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Court Dismissal of Net Neutrality Suit Wont End Litigation

A federal appeals court in Washington, D.C., has dismissed challenges to Federal Communications Commission rules that were released last year to preserve open access to the Internet and prevent broadband providers from discriminating on their networks.

The U.S. Court of Appeals for the District of Columbia Circuit on Monday ruled that MetroPCS and Verizon Communications filed the lawsuits too early.

The court wrote that the FCCs Open Internet Order is a rulemaking document subject to publication in the Federal Register, and is not a licensing decision with respect to specific parties.” The order will therefore be subject to judicial review upon publication in the Federal Register,” the court explained.

The FCC still has not published the order in the Federal Register; some of the rules are subject to the Paperwork Reduction Act of 1995 and therefore must be reviewed first by the White Houses Office of Management and Budget. 

The decision to challenge the rules before they were published in the Federal Register is perceived by some as a strategic move to get the case heard in front of an appellate court that is perhaps more likely to overturn the FCC. The federal appeals court in Washington, D.C., has done it before on a number of occasions.

Verizons appeals was a blatant effort to steer the case to a sympathetic court, but the judges unanimously agreed that the appeals prematurity was incurable,” said Andrew Jay Schwartzman, senior vice president and policy director of Media Access Project. The future of the Internet is too important for such legal shenanigans. Notwithstanding Verizons ploy, this case will be heard in the right court, at the right time.”

It’s possible a panel of judges outside of Washington will hear court challenges to the rules if companies file appeals in other jurisdictions, such as the U.S. Court of Appeals for the 9th Circuit in San Francisco.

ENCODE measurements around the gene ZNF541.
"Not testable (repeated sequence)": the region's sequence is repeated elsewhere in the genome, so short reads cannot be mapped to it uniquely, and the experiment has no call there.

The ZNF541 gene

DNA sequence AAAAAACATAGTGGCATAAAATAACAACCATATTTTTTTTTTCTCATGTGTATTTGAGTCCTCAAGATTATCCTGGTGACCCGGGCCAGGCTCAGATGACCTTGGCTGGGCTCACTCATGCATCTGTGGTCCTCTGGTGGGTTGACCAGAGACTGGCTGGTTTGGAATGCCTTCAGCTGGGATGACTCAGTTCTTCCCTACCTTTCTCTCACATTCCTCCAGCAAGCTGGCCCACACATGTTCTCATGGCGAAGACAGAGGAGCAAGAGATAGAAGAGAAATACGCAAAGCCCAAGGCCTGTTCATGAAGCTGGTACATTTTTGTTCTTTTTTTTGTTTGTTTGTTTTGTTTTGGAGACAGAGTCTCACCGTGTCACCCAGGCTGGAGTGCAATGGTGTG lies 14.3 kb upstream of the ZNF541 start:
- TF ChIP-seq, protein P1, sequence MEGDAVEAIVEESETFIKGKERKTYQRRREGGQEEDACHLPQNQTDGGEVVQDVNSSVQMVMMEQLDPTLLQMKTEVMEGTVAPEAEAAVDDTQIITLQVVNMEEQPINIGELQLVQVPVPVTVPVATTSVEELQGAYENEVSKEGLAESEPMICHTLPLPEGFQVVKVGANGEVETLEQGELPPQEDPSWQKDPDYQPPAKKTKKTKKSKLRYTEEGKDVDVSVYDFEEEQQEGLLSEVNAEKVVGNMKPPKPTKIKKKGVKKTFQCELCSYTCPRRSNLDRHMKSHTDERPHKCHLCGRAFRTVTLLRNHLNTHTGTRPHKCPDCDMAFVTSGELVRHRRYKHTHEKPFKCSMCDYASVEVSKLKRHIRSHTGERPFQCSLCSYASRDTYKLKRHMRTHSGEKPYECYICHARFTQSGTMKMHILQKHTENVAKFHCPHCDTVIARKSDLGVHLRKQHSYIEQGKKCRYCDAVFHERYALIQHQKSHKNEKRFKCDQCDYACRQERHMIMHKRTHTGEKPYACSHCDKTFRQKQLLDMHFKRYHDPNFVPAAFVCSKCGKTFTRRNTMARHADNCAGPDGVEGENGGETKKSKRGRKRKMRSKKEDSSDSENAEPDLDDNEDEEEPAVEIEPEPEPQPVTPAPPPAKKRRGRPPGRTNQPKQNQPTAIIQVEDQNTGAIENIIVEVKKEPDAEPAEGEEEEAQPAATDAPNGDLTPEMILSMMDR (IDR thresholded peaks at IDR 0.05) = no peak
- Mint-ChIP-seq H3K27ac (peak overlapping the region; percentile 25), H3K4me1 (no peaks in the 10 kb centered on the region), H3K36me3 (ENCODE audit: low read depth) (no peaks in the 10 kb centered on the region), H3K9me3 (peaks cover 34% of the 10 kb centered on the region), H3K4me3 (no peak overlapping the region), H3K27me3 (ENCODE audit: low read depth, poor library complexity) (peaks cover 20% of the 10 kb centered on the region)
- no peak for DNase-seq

Although the rules havent yet gone into effect, officially triggering obligations of broadband providers, the FCC has faced criticism on Capitol Hill and elsewhere.

Republicans have moved to repeal the rules through the Congressional Review Act.

FCC critics, including members of the GOP, assert that the agency exceeded its authority and unnecessarily issued onerous rules that will hurt investment. 

But others assert that the rules are necessary to prevent large Internet providers like Comcast and Verizon from discriminating on their broadband networks and blocking competing applications and services.

In December, the FCC voted 3 to 2 to adopt four basic Net neutrality rules that are included in the agencys Open Internet Order.

First, fixed and mobile broadband Internet access service” providers like Comcast, Sprint Nextel and Verizon Communications must make certain public disclosures concerning their network-management practices, performance, and commercial terms.  Second, the order prohibits fixed broadband providers from blocking lawful content, applications, services or non-harmful devices. However, the prohibition is subject to reasonable network management” practices.

Third, mobile-broadband providers cannot block lawful websites or applications that compete with their voice or video telephone services. Fourth, fixed broadband providers are barred from unreasonably” discriminating in transmitting lawful network traffic” over a consumers service. The FCC added a caveat: Reasonable network management shall not constitute unreasonable discrimination.”

The agency implied, but did not state explicity, that it would not tolerate “pay for priority” agreements in which broadband providers would favor certain traffic over other traffic in exchange for compensation from a provider of content or applications.  

The FCC said such an arrangement “would represent a significant departure from historical and current practice.”


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